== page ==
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Tom of Finland: The Art of Pleasure (1998) - Micha Ramakers [Amazon.com] [FR] [DE] [UK]

"If I don't have an erection when I'm doing a drawing, I know it's no good." —Tom of Finland

Brawny hunks boasting larger-than-life muscles and skin-tight leather pants…. Crotches engorged and nearly ripping apart seams…. Men upon men upon men cavorting and indulging nearly every possible fantasy…. Tom’s men are so hot they’re off the Richter scale. Until TASCHEN published the retrospective volume on this master illustrator’s work, his drawings had been relegated to the walls of gay bars and adult shops. Our first publication of this book helped Tom’s influence as an artist extend far beyond the gay scene. Now this masterwork is finally being made available again, in a more compact format, for any and all to enjoy. --via Amazon.com

Tom of Finland (May 8, 1920 – November 7, 1991) (born Touko Laaksonen in Kaarina, Finland) was a fetish artist notable for his stylized homoerotic art and his influence on late twentieth century gay culture. --http://en.wikipedia.org/wiki/Tom_of_Finland [Jan 2006]


Homoeroticism refers to same-sex love and desire, most especially as it is depicted or manifested in the visual arts and literature. It can also be found in performative forms; from theatre to the theatricality of uniformed movements (e.g.: the Wandervogel and Gemeinschaft der Eigenen). Homoeroticism thus differs from the interpersonal homoerotic; because homoeroticism is a set of artistic and performative traditions, in which such feelings can be embodied in culture and thus expressed into the wider society.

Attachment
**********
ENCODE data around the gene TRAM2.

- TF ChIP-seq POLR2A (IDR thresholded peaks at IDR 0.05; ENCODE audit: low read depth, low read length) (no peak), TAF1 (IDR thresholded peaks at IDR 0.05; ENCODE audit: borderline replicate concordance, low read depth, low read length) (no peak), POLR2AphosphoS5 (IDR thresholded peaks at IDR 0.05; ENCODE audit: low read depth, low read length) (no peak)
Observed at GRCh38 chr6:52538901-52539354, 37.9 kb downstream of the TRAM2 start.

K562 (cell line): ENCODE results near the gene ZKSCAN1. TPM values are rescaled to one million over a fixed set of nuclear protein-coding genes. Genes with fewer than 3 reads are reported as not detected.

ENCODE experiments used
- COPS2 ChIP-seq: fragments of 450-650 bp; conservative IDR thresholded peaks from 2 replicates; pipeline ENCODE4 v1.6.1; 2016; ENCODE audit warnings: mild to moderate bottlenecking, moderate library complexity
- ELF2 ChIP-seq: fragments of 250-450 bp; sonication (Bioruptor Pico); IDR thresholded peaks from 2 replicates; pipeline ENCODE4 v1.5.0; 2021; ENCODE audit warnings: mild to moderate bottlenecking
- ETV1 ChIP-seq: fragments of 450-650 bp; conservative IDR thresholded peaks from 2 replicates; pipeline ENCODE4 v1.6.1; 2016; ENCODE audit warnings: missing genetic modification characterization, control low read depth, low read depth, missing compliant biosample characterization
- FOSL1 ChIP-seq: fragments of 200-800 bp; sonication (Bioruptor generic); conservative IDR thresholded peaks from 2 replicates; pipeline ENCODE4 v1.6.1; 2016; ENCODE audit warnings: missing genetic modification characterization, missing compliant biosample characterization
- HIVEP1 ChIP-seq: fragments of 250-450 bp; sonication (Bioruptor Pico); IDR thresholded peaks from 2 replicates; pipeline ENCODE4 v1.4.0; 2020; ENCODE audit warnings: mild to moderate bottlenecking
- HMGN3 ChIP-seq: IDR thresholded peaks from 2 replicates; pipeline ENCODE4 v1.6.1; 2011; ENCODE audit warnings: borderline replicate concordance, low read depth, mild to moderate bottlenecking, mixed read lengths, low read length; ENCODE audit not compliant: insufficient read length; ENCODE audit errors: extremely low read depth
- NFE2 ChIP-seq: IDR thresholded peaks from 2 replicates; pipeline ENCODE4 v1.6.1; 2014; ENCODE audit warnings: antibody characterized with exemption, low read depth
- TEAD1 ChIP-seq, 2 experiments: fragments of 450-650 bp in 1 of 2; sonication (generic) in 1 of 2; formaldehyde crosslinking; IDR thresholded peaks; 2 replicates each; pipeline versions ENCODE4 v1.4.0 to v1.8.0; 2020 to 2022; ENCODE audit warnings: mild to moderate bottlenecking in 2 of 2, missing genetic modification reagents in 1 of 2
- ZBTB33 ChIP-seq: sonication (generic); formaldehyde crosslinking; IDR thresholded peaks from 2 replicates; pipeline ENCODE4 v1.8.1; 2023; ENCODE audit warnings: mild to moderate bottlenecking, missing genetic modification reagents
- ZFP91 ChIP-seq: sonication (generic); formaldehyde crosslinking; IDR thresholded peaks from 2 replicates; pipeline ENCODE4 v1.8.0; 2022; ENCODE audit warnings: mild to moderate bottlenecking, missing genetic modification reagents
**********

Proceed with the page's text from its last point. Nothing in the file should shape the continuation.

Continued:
The term homoerotic (and its companion term lesboerotic) carries with it the weight of modern classifications of love and desire that did not necessarily exist in previous eras. Homosexuality as we know it today was not codified and pathologized until the mid-20th century. Prior to that time, it was common for men and women to spend a great deal of time in the company of their own sex. As a result, close associations between members of the same sex formed, most notably in the "romantic friendships" documented in the letters and papers of 18th- and 19th- century men and women. These romantic friendships, which may or may not have included genital sex, were characterized by passionate emotional attachments and what modern thinkers would consider homoerotic overtones. --http://en.wikipedia.org/wiki/Homoeroticism [Jan 2006]

Homoeroticism in the visual arts (male-male)

Male-male examples, in the visual fine arts, range through history: Ancient Greek vase art; Roman wine goblets (The Warren Cup); the Italian Renaissance (such as Agnolo Bronzino, Caravaggio), through to the many 19th Century history paintings of classical characters such as Hyacinth, Ganymede and Narcissus; the work of late 19th century artists (such as Thomas Eakins, Eugene Jansson, Henry Scott Tuke and Magnus Enckell); through to the modern work of artists such as Paul Cadmus and Gilbert & George. Such art is, necessarily, figurative. --http://en.wikipedia.org/wiki/Homoeroticism#Notable_examples:_male-male [Aug 2005]

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